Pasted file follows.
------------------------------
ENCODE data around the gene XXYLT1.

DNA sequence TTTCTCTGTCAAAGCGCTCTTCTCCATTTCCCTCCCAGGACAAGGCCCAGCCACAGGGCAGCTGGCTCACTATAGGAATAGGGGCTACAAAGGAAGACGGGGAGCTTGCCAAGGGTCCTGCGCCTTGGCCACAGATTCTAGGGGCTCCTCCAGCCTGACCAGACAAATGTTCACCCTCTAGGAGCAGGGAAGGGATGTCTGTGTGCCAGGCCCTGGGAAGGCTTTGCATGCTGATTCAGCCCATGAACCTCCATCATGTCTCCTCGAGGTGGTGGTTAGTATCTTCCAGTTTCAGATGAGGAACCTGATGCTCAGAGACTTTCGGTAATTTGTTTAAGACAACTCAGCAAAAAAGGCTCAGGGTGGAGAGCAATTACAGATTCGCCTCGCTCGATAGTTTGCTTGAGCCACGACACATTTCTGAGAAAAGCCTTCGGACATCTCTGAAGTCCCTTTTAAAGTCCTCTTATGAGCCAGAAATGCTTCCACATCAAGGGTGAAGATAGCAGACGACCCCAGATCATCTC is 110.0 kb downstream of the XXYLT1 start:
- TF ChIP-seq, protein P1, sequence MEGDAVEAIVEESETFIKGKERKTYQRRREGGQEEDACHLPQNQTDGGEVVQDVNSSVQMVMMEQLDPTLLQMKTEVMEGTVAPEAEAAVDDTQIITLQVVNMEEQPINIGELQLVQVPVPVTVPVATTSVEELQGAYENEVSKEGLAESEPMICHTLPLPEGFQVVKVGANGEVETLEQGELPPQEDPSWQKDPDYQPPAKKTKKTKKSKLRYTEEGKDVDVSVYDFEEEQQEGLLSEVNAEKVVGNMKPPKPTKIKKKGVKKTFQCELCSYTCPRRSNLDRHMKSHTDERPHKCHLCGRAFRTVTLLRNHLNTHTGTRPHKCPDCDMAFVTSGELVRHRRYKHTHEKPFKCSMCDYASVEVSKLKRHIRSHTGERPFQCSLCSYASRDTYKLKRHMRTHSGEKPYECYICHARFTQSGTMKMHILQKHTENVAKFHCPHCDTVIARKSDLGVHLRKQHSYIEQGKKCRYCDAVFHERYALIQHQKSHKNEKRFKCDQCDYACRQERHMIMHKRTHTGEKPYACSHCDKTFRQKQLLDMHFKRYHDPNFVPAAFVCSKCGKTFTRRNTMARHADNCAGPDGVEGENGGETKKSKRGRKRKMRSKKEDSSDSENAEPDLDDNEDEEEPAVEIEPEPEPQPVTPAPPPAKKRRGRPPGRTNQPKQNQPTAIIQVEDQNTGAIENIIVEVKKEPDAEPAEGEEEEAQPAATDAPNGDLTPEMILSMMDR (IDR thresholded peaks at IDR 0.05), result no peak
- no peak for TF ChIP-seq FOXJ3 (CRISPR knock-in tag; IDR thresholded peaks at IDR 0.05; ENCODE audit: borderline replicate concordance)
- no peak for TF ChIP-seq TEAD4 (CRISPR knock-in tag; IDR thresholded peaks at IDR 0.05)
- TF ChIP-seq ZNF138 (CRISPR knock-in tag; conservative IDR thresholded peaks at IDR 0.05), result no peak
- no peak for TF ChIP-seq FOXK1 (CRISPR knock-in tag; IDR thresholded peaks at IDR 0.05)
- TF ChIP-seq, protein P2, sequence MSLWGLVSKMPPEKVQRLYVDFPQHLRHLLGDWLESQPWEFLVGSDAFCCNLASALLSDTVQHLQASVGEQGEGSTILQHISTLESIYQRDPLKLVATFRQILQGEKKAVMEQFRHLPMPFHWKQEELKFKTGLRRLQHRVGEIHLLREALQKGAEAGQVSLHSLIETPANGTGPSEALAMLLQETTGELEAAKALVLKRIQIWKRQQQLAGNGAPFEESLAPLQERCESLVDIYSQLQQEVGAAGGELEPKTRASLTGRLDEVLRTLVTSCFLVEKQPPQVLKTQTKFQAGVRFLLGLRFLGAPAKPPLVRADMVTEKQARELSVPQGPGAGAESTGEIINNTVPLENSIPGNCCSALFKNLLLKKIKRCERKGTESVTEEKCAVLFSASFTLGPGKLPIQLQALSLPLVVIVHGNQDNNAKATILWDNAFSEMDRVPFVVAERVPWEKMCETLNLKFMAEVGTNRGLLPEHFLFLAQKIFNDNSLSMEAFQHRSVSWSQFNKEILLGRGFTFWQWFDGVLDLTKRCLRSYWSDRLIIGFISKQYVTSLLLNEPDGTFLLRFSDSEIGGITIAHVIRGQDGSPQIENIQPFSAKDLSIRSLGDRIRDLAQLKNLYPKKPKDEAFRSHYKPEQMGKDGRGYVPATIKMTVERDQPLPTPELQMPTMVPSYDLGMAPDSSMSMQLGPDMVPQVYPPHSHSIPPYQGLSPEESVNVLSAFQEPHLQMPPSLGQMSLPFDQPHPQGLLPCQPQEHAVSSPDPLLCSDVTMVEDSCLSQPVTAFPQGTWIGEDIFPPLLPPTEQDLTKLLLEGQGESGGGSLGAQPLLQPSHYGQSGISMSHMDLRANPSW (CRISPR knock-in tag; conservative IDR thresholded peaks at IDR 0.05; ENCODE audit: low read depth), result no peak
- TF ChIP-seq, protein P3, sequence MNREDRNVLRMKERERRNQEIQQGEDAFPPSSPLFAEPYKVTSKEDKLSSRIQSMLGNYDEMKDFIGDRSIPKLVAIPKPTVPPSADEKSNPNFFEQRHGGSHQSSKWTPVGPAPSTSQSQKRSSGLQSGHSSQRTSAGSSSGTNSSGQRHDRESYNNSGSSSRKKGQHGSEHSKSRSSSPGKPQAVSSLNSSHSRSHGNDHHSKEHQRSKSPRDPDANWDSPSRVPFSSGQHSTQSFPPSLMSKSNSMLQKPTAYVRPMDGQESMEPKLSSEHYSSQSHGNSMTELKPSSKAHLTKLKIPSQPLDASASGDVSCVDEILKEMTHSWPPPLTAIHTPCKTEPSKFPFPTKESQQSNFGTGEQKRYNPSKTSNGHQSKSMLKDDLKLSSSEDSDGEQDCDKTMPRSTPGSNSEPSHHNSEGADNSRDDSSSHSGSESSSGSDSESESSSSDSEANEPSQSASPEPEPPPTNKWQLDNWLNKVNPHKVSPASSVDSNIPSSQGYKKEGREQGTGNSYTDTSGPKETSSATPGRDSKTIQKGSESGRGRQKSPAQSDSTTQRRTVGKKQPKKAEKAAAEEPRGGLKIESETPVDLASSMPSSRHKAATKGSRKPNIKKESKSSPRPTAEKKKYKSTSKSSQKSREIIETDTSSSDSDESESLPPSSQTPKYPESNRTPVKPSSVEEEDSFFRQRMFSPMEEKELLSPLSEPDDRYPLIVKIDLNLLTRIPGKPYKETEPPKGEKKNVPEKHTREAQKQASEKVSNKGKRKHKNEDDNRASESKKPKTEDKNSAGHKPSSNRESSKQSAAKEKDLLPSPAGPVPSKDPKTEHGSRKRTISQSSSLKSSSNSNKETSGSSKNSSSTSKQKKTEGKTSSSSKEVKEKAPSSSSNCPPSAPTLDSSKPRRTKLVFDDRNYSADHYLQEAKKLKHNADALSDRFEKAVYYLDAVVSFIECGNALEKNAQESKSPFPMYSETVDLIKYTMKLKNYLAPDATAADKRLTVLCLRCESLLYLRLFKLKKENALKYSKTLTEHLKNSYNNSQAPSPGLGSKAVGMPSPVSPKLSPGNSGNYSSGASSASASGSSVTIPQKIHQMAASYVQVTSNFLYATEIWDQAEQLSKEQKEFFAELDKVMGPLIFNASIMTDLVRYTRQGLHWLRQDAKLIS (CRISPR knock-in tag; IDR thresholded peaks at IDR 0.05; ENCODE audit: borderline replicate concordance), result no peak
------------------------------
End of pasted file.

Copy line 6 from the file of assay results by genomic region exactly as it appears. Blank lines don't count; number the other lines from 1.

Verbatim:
- TF ChIP-seq ZNF138 (CRISPR knock-in tag; conservative IDR thresholded peaks at IDR 0.05), result no peak